... A near-ultraviolet-to-visible (nuv-vis) range (350 -630 nm) of the first generation divergent beam instrument [41,42] were built in MFA, Budapest, but this prototype limits potential photovoltaics applications; as a result, an extension into the near-infrared (NIR) region were performed to probe below the band gap of absorber layers in order to measure their thicknesses [42]. Thus, with a broadened spectral range, it became possible to characterize a wider variety of layers and structures. ...
Conference Paper
Full-text available
Non-destructive analysing tools are needed at all stages of thin film process-development, especially photovoltaic (PV) development, and on production lines. In the case of thin films, layer thicknesses, micro-structure, composition, layer optical properties, and their uniformity are important parameters. An important focus is to express the dielectric functions of each component material in terms of a handful of wavelength independent parameters whose variation can cover all process variants of that material. With the resulting database, spectroscopic ellipsometry coupled with multilayer analysis can be developed for on-line point-by-point mapping and on-line line-by-line imaging. Off-line point-by-point mapping can be effective for characterization of non-uniformities in full scale PV panels or big area (even 450 mm diameter) Si-wafers in developing labs but it is slow in the on-line mode when only 15 points can be obtained (within 1 min) as a 120 cm long panel moves by the mapping station. Last years [M. Fried et al, Thin Solid Films 519, 2730 (2011)], a new instrumentation was developed that provides a line image of spectroscopic ellipsometry (wl=350- 1000 nm) data. Earlier a single 30 point line image could be collected in 10 s over a 15 cm width of PV material. Recent years we have built a 30, a 45 and a 60 cm width expanded beam ellipsometer which speed is increased by 10x. Now, 1800 points can be mapped in a 1 min traverse of a 60*120 cm PV panel or flexible roll-to-roll substrate.
... Thus, collimated light beams are conventionally used with a well defined angle of incidence at the reflecting surface. Here we present an ellipsometric method fundamentally different from the conventional techniques [38][39][40][41][42]. In our instrument, the sample is illuminated by an almost diffuse, "divergent beam" of light, providing a collection of rays with diverse angles of incidence at every point of the sample. ...
... A near-ultraviolet-to-visible (nuv-vis) range (350 -630 nm) of the first generation divergent beam instrument [41,42] were built in MFA, Budapest, but this prototype limits potential photovoltaics applications; as a result, an extension into the near-infrared (NIR) region were performed to probe below the band gap of absorber layers in order to measure their thicknesses (Fig. 2). Thus, with a broadened spectral range, it became possible to characterize a wider variety of layers and structures. ...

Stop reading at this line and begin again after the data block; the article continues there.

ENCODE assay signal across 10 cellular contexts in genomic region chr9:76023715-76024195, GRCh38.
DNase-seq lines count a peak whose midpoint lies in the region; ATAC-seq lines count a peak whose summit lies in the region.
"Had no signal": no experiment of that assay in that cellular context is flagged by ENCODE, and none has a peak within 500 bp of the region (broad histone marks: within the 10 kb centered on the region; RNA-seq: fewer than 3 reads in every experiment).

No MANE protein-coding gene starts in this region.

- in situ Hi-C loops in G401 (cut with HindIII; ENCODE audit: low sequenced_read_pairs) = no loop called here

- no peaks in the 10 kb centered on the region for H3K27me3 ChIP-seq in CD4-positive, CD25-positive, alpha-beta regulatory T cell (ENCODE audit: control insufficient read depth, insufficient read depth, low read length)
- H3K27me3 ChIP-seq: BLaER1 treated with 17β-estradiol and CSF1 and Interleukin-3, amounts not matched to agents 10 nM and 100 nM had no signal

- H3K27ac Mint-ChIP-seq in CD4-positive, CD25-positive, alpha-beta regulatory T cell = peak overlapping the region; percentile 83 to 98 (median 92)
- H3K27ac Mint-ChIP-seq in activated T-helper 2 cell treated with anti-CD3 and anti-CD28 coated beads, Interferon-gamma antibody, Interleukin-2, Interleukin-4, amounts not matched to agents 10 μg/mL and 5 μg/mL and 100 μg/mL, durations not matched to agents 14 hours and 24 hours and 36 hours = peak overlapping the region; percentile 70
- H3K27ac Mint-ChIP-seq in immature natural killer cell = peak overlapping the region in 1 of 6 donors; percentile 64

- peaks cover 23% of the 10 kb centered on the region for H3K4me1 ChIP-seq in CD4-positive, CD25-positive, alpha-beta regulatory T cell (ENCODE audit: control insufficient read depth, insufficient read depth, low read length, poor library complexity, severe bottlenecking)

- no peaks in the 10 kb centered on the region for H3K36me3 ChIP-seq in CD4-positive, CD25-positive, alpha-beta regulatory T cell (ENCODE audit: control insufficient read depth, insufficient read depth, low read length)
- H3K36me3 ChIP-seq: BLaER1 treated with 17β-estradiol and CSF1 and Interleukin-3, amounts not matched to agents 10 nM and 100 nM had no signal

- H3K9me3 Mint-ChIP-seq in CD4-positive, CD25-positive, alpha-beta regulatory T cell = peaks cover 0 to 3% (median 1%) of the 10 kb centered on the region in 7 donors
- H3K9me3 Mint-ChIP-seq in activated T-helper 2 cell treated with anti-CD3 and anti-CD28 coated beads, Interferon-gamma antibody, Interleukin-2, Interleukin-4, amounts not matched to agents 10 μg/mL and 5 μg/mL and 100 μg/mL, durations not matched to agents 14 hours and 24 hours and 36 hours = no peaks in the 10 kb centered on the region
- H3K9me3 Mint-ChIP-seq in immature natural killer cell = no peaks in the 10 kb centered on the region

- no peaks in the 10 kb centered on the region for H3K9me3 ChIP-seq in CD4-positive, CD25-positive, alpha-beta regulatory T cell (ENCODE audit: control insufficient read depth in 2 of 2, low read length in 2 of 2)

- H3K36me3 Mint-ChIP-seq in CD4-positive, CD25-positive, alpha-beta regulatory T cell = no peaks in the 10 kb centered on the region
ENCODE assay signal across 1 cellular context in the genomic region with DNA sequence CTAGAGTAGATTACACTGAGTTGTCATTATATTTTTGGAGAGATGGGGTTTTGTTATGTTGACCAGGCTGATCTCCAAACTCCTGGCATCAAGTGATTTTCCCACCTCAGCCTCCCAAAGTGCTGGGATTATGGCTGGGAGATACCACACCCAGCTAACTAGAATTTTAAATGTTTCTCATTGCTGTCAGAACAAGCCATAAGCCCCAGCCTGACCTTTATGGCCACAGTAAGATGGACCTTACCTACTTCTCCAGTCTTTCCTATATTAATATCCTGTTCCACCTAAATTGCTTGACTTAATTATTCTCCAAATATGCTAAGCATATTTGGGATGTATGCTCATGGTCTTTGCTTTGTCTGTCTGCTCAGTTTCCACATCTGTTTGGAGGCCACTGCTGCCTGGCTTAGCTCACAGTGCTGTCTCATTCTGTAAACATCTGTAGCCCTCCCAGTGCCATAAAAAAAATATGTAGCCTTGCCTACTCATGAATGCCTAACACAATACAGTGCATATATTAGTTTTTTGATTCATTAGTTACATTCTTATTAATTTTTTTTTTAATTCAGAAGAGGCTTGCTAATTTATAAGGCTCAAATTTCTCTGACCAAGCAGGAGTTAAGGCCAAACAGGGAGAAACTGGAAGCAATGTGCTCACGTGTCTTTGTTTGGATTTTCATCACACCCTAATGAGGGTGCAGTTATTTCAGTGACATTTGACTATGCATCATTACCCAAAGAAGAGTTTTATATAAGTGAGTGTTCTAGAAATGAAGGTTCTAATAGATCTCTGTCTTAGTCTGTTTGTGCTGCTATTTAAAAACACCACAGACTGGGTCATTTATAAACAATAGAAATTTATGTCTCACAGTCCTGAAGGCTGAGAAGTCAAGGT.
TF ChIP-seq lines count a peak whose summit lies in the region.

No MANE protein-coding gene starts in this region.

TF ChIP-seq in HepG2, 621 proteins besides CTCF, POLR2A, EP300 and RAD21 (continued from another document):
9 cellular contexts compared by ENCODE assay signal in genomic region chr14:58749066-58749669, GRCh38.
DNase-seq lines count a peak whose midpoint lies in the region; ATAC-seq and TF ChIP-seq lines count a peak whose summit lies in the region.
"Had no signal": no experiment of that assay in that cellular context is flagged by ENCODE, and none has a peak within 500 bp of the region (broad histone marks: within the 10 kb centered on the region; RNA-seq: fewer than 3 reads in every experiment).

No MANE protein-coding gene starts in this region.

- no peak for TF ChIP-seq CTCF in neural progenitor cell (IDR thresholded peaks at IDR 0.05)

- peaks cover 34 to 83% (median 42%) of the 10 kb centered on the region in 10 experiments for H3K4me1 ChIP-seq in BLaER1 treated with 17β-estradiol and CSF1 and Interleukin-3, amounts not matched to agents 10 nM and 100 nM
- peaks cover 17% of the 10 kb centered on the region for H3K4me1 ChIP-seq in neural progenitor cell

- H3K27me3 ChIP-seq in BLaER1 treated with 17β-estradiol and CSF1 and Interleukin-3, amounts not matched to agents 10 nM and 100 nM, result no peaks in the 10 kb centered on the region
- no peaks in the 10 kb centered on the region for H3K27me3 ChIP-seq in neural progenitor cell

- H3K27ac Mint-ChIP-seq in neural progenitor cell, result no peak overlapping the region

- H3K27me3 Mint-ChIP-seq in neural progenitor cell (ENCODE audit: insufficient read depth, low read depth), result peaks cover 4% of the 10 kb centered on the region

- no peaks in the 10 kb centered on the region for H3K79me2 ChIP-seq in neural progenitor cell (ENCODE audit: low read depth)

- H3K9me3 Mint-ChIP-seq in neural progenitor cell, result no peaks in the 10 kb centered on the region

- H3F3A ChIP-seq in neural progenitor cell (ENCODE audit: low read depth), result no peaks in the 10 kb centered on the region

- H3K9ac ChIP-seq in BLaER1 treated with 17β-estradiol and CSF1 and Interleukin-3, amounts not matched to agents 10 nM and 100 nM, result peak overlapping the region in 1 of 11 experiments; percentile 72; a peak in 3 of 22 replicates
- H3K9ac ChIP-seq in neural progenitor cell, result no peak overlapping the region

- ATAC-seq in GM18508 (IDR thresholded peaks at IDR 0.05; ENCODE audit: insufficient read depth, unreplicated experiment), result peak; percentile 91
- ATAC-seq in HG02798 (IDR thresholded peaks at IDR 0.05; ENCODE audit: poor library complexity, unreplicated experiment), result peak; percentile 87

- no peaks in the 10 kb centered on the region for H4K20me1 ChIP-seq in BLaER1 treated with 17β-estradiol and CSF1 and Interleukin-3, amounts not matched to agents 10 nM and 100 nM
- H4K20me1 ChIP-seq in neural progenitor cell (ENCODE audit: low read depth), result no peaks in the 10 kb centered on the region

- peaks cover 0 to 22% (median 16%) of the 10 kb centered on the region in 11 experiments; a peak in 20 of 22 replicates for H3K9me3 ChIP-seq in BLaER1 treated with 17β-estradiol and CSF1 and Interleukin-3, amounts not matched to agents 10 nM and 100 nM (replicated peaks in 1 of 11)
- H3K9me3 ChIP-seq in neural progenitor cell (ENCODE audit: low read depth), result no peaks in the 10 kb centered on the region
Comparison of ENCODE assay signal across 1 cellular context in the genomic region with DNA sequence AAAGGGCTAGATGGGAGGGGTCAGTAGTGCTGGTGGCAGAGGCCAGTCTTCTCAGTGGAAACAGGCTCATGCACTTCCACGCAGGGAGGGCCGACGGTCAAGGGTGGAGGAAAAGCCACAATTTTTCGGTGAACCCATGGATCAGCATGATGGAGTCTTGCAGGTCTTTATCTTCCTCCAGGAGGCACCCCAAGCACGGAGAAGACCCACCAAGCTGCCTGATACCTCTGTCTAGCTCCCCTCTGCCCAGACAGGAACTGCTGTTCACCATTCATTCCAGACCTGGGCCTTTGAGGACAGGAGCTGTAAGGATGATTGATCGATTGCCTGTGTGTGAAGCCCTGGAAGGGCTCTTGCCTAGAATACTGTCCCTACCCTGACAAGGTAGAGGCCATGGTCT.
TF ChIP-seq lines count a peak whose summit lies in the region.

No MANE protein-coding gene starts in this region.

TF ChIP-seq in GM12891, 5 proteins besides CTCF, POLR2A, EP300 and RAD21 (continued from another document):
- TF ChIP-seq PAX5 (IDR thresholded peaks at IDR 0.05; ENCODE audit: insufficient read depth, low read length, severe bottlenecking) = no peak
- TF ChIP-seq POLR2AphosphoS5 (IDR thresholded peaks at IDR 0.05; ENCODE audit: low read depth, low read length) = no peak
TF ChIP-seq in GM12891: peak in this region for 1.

Article
Non-destructive analyzing tools are needed at all stages of thin film photovoltaic (PV) development, and on production lines. In thin film PV, layer thicknesses, micro-structure, composition, layer optical properties, and their uniformity (because each elementary cell is connected electrically in series within a big panel) serve as an important starting point in the evaluation of the performance of the cell or module. An important focus is to express the dielectric functions of each component material in terms of a handful of wavelength independent parameters whose variation can cover all process variants of that material. With the resulting database, spectroscopic ellipsometry coupled with multilayer analysis can be developed for on-line point-by-point mapping and on-line line-by-line imaging. This work tries to review the investigations of different types of PV-layers (anti-reflective coating, transparent-conductive oxide (TCO), multi-diode-structure, absorber and window layers) showing the existing dielectric function databases for the thin film components of CdTe, CuInGaSe2, thin Si, and TCO layers. Off-line point-by-point mapping can be effective for characterization of non-uniformities in full scale PV panels in developing labs but it is slow in the on-line mode when only 15 points can be obtained (within 1 min) as a 120 cm long panel moves by the mapping station. In the last years [M. Fried et al., Thin Solid Films 519, 2730 (2011)], instrumentation was developed that provides a line image of spectroscopic ellipsometry (wl = 350-1000 nm) data. Up to now a single 30 point line image can be collected in 10 s over a 15 cm width of PV material. This year we are building a 30 and a 60 cm width expanded beam ellipsometer the speed of which will be increased by 10x. Then 1800 points can be mapped in a 1 min traverse of a 60 * 120 cm PV panel or flexible roll-to-roll substrate.